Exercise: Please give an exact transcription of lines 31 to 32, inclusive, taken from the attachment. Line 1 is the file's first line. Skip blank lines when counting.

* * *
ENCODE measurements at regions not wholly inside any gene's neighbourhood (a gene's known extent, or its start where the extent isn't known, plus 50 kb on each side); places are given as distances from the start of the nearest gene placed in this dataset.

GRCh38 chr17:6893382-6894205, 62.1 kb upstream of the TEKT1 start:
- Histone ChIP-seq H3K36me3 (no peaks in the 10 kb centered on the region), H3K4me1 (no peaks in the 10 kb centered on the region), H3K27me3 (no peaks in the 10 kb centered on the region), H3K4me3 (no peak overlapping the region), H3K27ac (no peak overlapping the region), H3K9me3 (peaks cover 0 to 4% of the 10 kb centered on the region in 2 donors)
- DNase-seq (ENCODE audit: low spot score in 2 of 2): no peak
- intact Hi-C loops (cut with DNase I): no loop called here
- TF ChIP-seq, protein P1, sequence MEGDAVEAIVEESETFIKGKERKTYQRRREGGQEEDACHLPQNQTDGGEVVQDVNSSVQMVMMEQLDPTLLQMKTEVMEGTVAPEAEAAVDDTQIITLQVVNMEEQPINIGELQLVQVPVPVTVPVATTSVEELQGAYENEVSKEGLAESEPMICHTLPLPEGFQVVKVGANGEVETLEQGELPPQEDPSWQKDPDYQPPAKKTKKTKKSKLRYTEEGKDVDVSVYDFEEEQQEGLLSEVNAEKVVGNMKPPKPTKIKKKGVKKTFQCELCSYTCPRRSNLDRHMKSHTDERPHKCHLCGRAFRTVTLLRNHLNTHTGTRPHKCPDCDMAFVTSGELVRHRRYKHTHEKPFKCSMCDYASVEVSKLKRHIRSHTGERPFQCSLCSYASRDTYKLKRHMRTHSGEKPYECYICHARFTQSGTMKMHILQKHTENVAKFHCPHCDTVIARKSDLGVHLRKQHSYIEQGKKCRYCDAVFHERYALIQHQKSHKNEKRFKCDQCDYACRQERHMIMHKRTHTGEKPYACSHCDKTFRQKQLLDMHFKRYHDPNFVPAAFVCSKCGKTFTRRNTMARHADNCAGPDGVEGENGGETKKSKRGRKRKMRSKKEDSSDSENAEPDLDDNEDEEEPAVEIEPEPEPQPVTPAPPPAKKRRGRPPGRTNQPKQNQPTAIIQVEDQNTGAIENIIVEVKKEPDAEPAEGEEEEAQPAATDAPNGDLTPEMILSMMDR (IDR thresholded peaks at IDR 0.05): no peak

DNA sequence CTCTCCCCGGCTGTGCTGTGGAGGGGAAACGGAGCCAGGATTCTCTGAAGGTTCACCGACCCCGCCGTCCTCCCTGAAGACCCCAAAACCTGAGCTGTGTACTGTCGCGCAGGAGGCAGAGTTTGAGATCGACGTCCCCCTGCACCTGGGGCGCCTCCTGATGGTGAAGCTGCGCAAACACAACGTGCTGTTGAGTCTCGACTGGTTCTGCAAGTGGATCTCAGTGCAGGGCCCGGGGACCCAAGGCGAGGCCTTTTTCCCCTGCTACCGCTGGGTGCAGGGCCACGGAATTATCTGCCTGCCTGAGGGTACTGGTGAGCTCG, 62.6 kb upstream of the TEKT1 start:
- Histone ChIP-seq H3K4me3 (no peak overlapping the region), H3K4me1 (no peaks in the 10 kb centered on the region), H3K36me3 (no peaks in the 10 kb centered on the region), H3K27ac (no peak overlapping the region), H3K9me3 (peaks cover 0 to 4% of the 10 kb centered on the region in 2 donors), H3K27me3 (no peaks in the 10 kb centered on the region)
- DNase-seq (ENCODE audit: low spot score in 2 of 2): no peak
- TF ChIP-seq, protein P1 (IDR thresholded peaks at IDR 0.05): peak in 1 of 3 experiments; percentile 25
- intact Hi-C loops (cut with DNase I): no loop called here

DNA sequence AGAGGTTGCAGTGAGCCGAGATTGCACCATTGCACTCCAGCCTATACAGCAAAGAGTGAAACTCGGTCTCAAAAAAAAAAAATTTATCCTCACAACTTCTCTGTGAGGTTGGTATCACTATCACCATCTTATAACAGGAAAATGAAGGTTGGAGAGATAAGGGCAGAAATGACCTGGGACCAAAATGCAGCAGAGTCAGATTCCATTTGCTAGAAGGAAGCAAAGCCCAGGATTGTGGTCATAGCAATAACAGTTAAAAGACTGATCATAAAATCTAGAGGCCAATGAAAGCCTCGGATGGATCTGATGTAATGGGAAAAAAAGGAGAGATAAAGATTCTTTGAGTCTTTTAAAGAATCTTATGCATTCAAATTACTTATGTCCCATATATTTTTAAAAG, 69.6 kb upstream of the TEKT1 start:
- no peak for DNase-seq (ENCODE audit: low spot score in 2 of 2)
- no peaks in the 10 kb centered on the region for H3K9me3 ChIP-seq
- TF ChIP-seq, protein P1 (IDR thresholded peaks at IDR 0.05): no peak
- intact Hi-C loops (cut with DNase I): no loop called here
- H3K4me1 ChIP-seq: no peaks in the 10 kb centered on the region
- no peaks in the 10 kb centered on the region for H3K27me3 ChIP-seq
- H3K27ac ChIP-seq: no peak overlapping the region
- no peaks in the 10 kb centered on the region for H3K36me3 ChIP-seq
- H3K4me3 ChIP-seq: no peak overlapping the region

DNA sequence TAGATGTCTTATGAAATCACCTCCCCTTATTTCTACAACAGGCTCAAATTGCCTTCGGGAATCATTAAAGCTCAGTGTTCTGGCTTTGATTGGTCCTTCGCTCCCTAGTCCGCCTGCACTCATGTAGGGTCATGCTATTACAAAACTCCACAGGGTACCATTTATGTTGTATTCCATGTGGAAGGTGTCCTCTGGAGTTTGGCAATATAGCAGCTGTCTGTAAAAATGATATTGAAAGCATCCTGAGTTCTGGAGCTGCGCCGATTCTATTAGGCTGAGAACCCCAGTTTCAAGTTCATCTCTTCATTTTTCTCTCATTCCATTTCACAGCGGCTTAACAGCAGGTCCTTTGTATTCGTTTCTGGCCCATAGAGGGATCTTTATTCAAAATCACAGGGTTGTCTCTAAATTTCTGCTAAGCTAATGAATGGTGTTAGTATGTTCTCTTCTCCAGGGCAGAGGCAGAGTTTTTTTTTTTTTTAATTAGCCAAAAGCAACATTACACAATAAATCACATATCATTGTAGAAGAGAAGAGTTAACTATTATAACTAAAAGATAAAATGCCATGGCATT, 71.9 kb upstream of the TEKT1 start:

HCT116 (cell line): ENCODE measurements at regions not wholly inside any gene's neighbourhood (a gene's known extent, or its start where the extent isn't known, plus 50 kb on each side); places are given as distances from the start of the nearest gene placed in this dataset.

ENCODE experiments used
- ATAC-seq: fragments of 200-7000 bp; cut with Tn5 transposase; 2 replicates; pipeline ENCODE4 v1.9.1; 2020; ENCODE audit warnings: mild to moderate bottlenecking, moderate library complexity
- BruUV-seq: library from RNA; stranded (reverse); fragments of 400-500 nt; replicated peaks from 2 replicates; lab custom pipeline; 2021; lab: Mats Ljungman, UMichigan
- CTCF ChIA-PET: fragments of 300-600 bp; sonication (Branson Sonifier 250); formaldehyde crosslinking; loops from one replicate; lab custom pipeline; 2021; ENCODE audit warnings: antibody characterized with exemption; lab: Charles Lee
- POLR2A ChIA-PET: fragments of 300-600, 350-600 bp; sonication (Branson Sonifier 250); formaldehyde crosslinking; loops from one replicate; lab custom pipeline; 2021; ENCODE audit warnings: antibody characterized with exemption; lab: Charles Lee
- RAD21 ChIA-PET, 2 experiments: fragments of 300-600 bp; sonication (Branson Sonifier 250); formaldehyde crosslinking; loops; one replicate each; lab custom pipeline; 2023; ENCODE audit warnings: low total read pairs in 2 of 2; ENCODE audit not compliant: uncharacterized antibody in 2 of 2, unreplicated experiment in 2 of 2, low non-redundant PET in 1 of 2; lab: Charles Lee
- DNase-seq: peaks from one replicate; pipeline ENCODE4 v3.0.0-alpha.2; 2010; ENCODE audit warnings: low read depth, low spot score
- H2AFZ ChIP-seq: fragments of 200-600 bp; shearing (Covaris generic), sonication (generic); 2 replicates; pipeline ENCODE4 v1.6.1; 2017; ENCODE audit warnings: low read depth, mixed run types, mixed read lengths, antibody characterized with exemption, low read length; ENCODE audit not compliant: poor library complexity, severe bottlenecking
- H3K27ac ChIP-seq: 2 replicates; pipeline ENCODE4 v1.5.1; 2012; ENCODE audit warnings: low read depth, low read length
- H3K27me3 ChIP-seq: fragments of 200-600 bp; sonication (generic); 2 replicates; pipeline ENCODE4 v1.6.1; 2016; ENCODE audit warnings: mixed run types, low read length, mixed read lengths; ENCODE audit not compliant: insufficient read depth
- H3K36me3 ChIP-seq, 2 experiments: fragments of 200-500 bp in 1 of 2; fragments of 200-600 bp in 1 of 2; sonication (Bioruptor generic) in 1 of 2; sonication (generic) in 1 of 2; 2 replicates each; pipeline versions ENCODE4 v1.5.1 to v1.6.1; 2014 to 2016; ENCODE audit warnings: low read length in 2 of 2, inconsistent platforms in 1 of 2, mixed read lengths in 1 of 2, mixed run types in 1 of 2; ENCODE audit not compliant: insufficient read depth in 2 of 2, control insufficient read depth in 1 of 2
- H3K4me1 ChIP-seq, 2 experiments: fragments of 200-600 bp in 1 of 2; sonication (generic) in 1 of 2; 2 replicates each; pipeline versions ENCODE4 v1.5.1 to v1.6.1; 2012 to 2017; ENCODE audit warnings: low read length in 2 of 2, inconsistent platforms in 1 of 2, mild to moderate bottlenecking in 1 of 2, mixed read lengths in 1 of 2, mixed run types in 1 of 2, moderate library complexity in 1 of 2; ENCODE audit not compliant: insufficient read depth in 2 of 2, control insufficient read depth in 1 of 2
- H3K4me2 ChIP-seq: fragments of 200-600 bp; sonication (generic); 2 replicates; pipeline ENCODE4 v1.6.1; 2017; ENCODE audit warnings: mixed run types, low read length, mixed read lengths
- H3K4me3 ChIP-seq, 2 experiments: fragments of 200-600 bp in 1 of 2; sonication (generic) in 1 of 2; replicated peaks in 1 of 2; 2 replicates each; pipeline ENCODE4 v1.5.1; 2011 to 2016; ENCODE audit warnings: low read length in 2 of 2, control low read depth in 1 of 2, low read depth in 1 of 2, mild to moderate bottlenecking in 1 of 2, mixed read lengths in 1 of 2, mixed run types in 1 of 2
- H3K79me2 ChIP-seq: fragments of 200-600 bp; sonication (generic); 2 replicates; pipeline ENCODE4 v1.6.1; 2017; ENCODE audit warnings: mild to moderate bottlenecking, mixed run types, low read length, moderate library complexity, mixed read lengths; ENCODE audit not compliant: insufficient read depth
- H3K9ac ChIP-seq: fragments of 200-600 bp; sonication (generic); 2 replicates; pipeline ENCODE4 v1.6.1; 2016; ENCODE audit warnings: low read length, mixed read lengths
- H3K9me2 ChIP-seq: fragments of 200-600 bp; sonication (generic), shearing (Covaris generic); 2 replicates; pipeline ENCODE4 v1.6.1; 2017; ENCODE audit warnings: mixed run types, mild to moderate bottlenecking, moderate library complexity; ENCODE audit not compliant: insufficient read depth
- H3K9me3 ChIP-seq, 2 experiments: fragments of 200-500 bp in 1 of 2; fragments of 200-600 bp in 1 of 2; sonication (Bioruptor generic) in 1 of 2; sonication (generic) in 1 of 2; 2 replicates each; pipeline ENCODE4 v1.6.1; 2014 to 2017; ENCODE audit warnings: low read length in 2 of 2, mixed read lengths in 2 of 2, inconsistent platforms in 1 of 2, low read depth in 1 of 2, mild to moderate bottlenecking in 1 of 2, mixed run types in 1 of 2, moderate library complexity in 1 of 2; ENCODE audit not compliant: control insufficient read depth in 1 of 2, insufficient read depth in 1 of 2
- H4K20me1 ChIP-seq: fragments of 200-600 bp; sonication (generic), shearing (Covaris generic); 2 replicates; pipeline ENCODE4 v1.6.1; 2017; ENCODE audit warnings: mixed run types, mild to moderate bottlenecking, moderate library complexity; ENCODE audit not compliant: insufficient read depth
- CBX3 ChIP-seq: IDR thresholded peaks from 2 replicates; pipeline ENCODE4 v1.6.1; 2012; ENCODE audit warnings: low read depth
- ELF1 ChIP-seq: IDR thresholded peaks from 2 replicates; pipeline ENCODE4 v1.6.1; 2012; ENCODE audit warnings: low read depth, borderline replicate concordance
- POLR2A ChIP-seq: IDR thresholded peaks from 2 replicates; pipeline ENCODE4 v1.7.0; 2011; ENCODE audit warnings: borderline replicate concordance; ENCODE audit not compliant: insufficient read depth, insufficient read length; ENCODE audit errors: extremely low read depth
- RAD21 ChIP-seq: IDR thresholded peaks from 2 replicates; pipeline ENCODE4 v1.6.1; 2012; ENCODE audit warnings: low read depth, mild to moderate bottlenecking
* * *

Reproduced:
- H2AFZ ChIP-seq: fragments of 200-600 bp; shearing (Covaris generic), sonication (generic); 2 replicates; pipeline ENCODE4 v1.6.1; 2017; ENCODE audit warnings: low read depth, mixed run types, mixed read lengths, antibody characterized with exemption, low read length; ENCODE audit not compliant: poor library complexity, severe bottlenecking
- H3K27ac ChIP-seq: 2 replicates; pipeline ENCODE4 v1.5.1; 2012; ENCODE audit warnings: low read depth, low read length